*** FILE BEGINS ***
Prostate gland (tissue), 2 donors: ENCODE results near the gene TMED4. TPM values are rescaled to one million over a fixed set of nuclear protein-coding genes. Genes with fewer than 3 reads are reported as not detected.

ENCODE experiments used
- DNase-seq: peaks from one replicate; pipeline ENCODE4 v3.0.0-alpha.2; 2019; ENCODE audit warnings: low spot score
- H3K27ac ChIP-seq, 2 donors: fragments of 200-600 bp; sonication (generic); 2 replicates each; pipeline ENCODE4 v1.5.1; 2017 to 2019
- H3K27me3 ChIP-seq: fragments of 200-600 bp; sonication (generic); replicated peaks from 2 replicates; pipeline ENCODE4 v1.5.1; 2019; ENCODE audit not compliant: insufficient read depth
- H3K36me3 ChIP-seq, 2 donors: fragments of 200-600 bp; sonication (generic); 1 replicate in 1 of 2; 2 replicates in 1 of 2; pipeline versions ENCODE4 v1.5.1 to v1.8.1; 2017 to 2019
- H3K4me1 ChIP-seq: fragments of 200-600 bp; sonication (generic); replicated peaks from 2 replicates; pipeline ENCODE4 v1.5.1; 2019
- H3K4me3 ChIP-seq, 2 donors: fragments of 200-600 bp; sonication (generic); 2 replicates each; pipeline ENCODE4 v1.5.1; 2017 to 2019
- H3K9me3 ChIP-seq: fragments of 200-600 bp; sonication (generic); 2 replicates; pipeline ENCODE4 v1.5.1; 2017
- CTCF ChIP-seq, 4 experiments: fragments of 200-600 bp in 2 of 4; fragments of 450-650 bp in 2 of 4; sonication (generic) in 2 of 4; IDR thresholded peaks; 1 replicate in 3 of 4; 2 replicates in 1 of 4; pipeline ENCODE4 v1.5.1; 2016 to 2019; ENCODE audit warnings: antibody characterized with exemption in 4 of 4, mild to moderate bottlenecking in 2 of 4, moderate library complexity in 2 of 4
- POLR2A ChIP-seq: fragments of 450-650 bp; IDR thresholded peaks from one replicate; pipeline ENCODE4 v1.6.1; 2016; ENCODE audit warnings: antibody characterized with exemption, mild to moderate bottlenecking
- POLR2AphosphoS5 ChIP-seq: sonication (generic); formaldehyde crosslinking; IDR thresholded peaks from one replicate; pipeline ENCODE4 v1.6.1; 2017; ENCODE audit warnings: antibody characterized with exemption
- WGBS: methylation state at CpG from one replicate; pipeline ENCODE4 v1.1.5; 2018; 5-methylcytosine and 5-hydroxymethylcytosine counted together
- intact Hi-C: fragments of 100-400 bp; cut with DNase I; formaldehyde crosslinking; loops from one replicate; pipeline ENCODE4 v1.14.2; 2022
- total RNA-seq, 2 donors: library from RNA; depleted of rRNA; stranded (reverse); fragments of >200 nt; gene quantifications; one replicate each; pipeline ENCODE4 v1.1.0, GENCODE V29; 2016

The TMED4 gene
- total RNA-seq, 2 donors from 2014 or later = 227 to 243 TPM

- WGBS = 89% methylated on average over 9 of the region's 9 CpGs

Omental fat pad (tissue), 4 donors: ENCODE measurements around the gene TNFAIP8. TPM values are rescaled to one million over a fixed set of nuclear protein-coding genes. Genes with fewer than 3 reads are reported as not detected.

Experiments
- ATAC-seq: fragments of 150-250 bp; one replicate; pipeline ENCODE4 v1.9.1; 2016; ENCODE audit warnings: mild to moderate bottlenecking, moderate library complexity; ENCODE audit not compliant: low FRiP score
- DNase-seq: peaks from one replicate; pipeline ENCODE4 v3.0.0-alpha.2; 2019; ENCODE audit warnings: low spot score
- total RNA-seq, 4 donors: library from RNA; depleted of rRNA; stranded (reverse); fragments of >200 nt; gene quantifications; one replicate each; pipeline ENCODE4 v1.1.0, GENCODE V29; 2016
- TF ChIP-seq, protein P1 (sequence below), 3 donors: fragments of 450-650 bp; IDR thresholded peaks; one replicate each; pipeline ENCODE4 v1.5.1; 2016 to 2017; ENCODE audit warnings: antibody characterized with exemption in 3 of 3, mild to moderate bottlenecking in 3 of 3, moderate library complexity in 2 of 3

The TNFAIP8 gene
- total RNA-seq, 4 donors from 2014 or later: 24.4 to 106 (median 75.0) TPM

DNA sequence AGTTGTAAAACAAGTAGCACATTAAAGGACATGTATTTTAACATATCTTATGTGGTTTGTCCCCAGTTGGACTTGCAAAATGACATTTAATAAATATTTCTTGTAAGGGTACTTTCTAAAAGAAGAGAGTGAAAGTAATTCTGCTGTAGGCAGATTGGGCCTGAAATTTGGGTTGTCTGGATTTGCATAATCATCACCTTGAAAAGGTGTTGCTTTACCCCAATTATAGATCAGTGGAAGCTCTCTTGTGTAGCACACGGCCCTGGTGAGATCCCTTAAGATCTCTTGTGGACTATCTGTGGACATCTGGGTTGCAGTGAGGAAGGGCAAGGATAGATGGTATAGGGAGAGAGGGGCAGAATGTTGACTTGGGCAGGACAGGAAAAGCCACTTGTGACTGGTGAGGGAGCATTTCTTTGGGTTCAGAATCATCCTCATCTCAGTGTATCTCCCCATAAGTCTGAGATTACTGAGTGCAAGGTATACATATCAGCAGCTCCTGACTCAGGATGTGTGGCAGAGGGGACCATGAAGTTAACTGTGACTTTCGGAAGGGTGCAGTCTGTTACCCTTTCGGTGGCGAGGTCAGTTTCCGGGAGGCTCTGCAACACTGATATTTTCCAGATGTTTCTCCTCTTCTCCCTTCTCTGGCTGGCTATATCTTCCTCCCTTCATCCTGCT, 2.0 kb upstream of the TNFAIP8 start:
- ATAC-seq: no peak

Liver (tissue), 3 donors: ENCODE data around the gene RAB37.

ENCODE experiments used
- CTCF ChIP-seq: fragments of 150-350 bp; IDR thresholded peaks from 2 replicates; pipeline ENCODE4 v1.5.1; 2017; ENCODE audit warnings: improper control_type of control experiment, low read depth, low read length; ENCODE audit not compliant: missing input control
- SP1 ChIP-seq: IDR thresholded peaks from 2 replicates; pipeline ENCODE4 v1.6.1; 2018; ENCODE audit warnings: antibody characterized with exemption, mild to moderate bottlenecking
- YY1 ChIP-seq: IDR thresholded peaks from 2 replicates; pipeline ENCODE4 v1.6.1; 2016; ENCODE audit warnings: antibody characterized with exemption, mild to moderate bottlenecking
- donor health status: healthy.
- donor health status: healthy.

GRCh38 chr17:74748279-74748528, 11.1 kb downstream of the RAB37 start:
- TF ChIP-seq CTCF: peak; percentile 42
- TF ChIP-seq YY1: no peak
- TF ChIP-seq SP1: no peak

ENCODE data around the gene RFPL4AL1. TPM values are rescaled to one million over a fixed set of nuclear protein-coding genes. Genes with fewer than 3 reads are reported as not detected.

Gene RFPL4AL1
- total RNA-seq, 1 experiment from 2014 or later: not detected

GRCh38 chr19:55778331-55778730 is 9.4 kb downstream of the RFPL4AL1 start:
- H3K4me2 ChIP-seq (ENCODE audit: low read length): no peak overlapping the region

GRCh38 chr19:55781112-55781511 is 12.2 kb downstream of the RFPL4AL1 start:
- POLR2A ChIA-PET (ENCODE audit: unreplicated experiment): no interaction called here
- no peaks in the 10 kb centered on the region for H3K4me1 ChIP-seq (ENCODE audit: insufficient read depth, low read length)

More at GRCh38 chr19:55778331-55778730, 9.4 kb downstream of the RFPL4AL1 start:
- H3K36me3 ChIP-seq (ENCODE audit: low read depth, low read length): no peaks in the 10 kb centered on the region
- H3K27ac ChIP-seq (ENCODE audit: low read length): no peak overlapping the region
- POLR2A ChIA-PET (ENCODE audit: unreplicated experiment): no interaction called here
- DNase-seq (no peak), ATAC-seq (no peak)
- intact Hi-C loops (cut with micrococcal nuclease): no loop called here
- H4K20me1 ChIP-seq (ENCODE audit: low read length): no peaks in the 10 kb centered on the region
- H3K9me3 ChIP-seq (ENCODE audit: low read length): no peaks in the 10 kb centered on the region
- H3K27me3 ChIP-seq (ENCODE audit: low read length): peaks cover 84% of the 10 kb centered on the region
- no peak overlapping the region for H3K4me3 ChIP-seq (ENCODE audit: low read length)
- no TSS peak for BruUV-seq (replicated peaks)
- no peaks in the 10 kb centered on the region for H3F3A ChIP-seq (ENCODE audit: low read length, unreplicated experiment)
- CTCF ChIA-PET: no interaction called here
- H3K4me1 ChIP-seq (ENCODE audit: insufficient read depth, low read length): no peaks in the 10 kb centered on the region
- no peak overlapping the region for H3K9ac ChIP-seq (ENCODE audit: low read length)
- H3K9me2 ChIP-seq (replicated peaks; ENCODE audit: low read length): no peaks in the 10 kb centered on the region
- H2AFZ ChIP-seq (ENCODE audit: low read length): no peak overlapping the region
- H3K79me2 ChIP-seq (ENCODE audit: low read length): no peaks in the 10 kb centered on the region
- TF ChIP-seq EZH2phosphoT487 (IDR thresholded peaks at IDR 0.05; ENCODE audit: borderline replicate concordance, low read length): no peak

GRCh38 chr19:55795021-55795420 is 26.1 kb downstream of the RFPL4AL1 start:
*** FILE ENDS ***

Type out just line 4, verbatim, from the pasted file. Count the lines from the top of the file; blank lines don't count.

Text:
- H3K27ac ChIP-seq, 2 donors: fragments of 200-600 bp; sonication (generic); 2 replicates each; pipeline ENCODE4 v1.5.1; 2017 to 2019